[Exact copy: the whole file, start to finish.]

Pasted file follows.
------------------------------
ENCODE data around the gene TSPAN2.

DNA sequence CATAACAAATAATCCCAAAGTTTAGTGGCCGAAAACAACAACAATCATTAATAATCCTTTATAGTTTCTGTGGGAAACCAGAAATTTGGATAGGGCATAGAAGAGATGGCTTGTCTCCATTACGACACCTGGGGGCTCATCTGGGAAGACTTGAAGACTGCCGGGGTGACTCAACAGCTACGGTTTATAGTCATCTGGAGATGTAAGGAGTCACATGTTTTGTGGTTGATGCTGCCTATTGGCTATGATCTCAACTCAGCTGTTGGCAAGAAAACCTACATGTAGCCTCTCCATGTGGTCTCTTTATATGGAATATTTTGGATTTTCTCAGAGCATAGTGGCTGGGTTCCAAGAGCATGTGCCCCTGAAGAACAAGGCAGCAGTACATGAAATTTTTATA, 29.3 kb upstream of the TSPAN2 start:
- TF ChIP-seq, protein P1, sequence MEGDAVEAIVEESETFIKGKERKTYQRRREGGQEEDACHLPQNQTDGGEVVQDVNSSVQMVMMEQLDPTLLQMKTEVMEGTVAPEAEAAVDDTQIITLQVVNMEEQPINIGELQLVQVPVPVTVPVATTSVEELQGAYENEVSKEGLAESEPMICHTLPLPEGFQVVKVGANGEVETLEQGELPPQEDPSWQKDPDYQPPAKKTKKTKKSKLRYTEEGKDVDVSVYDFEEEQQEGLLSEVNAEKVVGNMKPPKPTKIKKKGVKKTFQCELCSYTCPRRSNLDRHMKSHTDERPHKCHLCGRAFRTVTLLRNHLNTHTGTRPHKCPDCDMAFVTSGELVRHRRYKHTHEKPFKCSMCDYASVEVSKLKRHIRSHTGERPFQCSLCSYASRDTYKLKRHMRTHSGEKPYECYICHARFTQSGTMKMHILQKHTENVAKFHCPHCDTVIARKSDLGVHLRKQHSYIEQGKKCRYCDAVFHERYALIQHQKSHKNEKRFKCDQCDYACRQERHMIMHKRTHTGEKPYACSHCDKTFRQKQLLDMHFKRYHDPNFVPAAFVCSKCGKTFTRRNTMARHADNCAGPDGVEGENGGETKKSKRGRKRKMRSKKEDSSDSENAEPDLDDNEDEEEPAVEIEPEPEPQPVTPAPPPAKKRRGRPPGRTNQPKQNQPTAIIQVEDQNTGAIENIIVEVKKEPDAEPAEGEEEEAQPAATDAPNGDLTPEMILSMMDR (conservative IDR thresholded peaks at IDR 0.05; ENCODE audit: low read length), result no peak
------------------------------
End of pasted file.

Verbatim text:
ENCODE data around the gene TSPAN2.

DNA sequence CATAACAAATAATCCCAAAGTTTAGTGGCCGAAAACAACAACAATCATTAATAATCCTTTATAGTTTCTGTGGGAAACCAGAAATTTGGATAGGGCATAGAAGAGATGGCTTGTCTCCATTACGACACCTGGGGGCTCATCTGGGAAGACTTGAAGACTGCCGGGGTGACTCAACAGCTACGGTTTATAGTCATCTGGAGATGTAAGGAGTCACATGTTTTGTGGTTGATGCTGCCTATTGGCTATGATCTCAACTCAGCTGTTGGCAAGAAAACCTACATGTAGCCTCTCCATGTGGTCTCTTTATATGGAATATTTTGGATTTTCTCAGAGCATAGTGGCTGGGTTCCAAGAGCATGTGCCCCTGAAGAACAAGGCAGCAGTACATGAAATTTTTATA, 29.3 kb upstream of the TSPAN2 start:
- TF ChIP-seq, protein P1, sequence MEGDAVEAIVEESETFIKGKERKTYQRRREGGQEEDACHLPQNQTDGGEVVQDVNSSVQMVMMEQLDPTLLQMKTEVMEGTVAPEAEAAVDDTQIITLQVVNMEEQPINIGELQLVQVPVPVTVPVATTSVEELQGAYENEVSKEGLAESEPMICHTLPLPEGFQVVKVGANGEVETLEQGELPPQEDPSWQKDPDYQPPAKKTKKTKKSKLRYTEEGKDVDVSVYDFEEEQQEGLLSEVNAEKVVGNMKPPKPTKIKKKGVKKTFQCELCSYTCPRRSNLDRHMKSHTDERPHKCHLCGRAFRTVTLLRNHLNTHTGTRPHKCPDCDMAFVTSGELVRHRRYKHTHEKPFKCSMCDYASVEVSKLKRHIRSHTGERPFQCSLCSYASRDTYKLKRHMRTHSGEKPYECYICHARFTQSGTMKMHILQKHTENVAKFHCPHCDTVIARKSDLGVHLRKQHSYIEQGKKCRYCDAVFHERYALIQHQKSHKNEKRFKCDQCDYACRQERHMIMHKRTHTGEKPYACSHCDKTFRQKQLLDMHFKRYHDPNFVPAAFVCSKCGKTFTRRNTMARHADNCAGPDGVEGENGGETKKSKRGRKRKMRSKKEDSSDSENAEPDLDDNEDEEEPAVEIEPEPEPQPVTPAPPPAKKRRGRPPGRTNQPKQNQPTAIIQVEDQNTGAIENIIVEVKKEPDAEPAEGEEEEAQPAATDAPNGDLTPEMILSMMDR (conservative IDR thresholded peaks at IDR 0.05; ENCODE audit: low read length), result no peak